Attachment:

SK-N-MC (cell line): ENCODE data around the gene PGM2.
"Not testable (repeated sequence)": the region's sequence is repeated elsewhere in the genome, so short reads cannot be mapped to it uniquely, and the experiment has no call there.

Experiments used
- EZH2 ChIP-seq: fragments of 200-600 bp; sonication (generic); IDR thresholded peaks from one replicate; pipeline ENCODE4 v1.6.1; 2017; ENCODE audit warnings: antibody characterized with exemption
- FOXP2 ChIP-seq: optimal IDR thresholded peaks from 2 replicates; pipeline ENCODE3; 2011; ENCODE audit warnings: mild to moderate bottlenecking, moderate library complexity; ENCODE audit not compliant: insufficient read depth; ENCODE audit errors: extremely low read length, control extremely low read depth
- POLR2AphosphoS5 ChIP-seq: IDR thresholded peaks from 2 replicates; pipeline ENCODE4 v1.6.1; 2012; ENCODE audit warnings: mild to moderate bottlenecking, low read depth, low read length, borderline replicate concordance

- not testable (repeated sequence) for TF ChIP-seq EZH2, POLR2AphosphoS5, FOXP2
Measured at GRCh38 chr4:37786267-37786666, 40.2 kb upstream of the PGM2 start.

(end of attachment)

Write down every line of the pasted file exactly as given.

SK-N-MC (cell line): ENCODE data around the gene PGM2.
"Not testable (repeated sequence)": the region's sequence is repeated elsewhere in the genome, so short reads cannot be mapped to it uniquely, and the experiment has no call there.

Experiments used
- EZH2 ChIP-seq: fragments of 200-600 bp; sonication (generic); IDR thresholded peaks from one replicate; pipeline ENCODE4 v1.6.1; 2017; ENCODE audit warnings: antibody characterized with exemption
- FOXP2 ChIP-seq: optimal IDR thresholded peaks from 2 replicates; pipeline ENCODE3; 2011; ENCODE audit warnings: mild to moderate bottlenecking, moderate library complexity; ENCODE audit not compliant: insufficient read depth; ENCODE audit errors: extremely low read length, control extremely low read depth
- POLR2AphosphoS5 ChIP-seq: IDR thresholded peaks from 2 replicates; pipeline ENCODE4 v1.6.1; 2012; ENCODE audit warnings: mild to moderate bottlenecking, low read depth, low read length, borderline replicate concordance

- not testable (repeated sequence) for TF ChIP-seq EZH2, POLR2AphosphoS5, FOXP2
Measured at GRCh38 chr4:37786267-37786666, 40.2 kb upstream of the PGM2 start.